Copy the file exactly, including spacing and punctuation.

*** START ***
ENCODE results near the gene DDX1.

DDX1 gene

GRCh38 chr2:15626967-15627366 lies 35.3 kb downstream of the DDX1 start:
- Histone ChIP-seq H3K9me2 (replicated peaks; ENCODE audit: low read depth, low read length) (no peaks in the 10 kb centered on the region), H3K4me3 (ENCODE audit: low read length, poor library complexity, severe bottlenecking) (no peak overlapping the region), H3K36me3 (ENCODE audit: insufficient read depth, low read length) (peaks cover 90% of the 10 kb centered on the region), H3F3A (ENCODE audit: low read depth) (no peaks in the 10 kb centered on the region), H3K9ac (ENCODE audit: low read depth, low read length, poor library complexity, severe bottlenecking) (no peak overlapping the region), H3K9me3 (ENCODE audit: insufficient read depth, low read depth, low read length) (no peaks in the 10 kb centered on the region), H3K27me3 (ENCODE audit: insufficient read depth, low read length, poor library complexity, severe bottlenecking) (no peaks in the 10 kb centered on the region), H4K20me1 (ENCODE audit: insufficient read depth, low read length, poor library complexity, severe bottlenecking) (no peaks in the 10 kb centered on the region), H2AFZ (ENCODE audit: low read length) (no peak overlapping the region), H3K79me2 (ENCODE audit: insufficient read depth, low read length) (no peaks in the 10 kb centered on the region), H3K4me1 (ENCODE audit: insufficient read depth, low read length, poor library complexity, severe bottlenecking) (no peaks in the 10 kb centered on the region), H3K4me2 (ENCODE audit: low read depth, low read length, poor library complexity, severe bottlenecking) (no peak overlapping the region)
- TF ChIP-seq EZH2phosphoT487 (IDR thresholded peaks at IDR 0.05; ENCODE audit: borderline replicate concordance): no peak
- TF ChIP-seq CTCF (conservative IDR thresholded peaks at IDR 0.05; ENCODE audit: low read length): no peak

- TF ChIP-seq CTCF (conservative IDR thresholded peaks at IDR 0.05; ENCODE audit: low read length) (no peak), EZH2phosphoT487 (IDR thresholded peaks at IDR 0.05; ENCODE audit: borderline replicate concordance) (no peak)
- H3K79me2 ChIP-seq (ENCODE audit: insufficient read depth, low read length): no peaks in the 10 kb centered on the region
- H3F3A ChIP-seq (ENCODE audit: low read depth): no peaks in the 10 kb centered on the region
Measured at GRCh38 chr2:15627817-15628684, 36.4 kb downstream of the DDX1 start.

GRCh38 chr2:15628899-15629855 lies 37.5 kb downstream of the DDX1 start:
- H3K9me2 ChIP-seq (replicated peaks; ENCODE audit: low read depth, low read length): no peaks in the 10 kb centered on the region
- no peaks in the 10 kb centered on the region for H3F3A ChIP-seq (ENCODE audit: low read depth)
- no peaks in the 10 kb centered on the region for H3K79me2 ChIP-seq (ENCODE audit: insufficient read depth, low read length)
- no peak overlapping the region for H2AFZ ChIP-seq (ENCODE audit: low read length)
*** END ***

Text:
ENCODE results near the gene DDX1.

DDX1 gene

GRCh38 chr2:15626967-15627366 lies 35.3 kb downstream of the DDX1 start:
- Histone ChIP-seq H3K9me2 (replicated peaks; ENCODE audit: low read depth, low read length) (no peaks in the 10 kb centered on the region), H3K4me3 (ENCODE audit: low read length, poor library complexity, severe bottlenecking) (no peak overlapping the region), H3K36me3 (ENCODE audit: insufficient read depth, low read length) (peaks cover 90% of the 10 kb centered on the region), H3F3A (ENCODE audit: low read depth) (no peaks in the 10 kb centered on the region), H3K9ac (ENCODE audit: low read depth, low read length, poor library complexity, severe bottlenecking) (no peak overlapping the region), H3K9me3 (ENCODE audit: insufficient read depth, low read depth, low read length) (no peaks in the 10 kb centered on the region), H3K27me3 (ENCODE audit: insufficient read depth, low read length, poor library complexity, severe bottlenecking) (no peaks in the 10 kb centered on the region), H4K20me1 (ENCODE audit: insufficient read depth, low read length, poor library complexity, severe bottlenecking) (no peaks in the 10 kb centered on the region), H2AFZ (ENCODE audit: low read length) (no peak overlapping the region), H3K79me2 (ENCODE audit: insufficient read depth, low read length) (no peaks in the 10 kb centered on the region), H3K4me1 (ENCODE audit: insufficient read depth, low read length, poor library complexity, severe bottlenecking) (no peaks in the 10 kb centered on the region), H3K4me2 (ENCODE audit: low read depth, low read length, poor library complexity, severe bottlenecking) (no peak overlapping the region)
- TF ChIP-seq EZH2phosphoT487 (IDR thresholded peaks at IDR 0.05; ENCODE audit: borderline replicate concordance): no peak
- TF ChIP-seq CTCF (conservative IDR thresholded peaks at IDR 0.05; ENCODE audit: low read length): no peak

- TF ChIP-seq CTCF (conservative IDR thresholded peaks at IDR 0.05; ENCODE audit: low read length) (no peak), EZH2phosphoT487 (IDR thresholded peaks at IDR 0.05; ENCODE audit: borderline replicate concordance) (no peak)
- H3K79me2 ChIP-seq (ENCODE audit: insufficient read depth, low read length): no peaks in the 10 kb centered on the region
- H3F3A ChIP-seq (ENCODE audit: low read depth): no peaks in the 10 kb centered on the region
Measured at GRCh38 chr2:15627817-15628684, 36.4 kb downstream of the DDX1 start.

GRCh38 chr2:15628899-15629855 lies 37.5 kb downstream of the DDX1 start:
- H3K9me2 ChIP-seq (replicated peaks; ENCODE audit: low read depth, low read length): no peaks in the 10 kb centered on the region
- no peaks in the 10 kb centered on the region for H3F3A ChIP-seq (ENCODE audit: low read depth)
- no peaks in the 10 kb centered on the region for H3K79me2 ChIP-seq (ENCODE audit: insufficient read depth, low read length)
- no peak overlapping the region for H2AFZ ChIP-seq (ENCODE audit: low read length)